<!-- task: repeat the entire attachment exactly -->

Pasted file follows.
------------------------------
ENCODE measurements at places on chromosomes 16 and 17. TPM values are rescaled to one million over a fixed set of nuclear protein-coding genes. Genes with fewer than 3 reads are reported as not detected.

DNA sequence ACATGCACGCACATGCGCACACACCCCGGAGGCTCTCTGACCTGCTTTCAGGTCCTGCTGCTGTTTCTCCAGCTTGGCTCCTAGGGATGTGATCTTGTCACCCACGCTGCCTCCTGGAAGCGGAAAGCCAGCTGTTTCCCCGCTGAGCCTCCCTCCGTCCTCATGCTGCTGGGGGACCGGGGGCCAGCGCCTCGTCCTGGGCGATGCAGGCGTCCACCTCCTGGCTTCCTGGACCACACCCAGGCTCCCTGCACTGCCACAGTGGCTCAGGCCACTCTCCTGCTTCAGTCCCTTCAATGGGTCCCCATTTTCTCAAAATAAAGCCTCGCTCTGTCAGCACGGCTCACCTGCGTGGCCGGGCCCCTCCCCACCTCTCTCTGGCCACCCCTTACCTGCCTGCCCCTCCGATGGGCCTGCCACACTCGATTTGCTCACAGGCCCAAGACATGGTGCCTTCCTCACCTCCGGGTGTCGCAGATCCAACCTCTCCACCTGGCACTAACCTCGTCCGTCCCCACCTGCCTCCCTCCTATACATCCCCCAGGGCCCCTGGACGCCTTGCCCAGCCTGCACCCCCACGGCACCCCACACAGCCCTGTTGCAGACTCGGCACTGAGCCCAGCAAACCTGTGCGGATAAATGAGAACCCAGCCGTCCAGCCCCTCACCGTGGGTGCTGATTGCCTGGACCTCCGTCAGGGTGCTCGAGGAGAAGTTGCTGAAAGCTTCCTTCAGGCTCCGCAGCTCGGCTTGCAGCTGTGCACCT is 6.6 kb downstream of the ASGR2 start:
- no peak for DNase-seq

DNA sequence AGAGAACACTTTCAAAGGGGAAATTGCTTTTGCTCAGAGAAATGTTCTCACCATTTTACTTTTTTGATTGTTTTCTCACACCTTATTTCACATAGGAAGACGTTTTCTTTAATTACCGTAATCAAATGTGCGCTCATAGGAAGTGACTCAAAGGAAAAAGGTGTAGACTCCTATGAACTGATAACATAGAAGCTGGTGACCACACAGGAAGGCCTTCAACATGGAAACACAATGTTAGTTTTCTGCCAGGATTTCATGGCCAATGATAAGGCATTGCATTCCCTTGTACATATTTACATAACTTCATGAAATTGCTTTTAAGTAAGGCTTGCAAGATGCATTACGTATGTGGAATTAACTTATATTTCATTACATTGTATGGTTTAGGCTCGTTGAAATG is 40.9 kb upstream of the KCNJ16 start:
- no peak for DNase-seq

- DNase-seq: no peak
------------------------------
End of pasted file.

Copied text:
ENCODE measurements at places on chromosomes 16 and 17. TPM values are rescaled to one million over a fixed set of nuclear protein-coding genes. Genes with fewer than 3 reads are reported as not detected.

DNA sequence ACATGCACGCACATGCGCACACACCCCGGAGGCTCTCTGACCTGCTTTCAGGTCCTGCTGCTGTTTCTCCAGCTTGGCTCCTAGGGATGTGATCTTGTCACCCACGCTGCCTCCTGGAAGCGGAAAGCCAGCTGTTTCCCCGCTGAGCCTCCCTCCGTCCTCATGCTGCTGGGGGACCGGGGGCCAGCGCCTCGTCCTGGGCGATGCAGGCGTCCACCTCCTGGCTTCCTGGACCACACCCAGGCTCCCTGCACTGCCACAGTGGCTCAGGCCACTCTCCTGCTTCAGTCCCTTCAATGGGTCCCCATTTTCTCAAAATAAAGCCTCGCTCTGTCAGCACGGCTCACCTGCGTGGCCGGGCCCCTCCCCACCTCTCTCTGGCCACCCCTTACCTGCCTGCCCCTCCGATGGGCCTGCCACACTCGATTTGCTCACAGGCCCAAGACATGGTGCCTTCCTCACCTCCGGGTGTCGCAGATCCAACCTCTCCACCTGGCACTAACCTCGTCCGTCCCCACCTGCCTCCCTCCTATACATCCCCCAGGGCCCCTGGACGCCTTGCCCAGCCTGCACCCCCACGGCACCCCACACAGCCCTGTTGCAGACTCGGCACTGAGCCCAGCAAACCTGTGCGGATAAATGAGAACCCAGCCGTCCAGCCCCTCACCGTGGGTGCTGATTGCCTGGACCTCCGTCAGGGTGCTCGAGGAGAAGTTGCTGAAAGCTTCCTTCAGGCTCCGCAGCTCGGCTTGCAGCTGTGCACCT is 6.6 kb downstream of the ASGR2 start:
- no peak for DNase-seq

DNA sequence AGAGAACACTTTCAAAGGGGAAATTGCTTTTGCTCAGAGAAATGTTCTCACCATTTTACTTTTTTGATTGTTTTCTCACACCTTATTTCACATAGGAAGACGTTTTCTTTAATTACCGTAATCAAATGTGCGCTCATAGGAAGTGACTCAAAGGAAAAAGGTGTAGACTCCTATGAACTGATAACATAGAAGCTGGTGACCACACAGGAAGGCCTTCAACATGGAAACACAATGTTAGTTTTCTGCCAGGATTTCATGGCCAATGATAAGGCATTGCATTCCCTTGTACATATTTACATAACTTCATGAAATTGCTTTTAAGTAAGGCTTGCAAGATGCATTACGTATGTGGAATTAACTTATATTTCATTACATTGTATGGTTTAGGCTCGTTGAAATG is 40.9 kb upstream of the KCNJ16 start:
- no peak for DNase-seq

- DNase-seq: no peak